Divorces are ugly in any relationship, and that includes ones within the National Football League. If you don’t believe me, just ask any Pittsburgh Steelers fan what they think of the organization’s all-time sack leader, James Harrison, being released, and then going to the New England Patriots where he will be playing in Super Bowl 52.
The reactions will vary depending on who you speak with. Everything from, “He is dead to me.” to, “Good for him...the Steelers let him go.” will be the usual reaction from die hard black-and-gold faithful.
One of the unique situations about Harrison’s dismissal from the Steelers is how one-sided it was. Harrison’s then teammates went off about him trying to get released and his behavior to do so. Maurkice Pouncey and Bud Dupree being the more vocal of the team when denouncing Harrison for his actions which resulted in his release.
There wasn’t much noise coming from Harrison, other than his pre-written statement he posted on his official Instagram page.
While he attends media events, which he certainly has to hate, with the Patriots leading up to the big game, he was asked about leaving Pittsburgh, and his responses were contrite. He was asked about why he was upset with the Steelers after promises were made to him entering the 2017 season.
“I was just told I’d get around 20, 25 percent of the snaps,’’ Harrison told Ed Bouchette of the Pittsburgh Post-Gazette. Rather than 25-percent, he played 40 snaps.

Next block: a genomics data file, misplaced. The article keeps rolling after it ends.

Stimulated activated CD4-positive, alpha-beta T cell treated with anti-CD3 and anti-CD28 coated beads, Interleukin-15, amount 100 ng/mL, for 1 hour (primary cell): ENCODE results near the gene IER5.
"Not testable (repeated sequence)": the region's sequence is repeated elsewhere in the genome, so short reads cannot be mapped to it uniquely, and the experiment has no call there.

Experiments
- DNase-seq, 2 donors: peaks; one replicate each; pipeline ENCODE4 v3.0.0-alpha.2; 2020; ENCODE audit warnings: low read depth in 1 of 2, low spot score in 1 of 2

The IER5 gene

When he was asked about his former teammates’ comments, he said he understands.
“They were talking from emotions, you know, they hurt,” Harrison said. “You aren’t surprised when someone’s talking from emotions about being hurt.”
From there Harrison was verbally probed about the individual comments regarding what resulted in his departure from Pittsburgh. Did he really sleep in meetings? Was he a good mentor for younger players? All that and more were thrown at Harrison, and he even answered a question about his legacy in Pittsburgh.
Did he sleep in meetings?
“Who hasn’t fell asleep at a meeting,’’ Harrison replied.
Was he a good mentor?
“I’m doing no more or no less than what I had over my career. If someone has questions or wants some information, I’m open. I’m willing to give it.”
What will his legacy be in Pittsburgh?
“I don’t know. Ask ah, Franco, I guess.”
When referring to Franco, he is clearly talking about the Hall of Fame running back who ended his career with the Seattle Seahawks, not in the Pittsburgh black-and-gold.
This situation is so unique in so many ways. You have the Steelers’ side of things, and you have what Harrison is saying. Truth be told, I doubt anyone outside the walls of the Steelers’ headquarters will ever know what really went on in this entire debacle, but the reality is the entire Steelers organization will be watching James Harrison play in Super Bowl 52 this Sunday against the Philadelphia Eagles.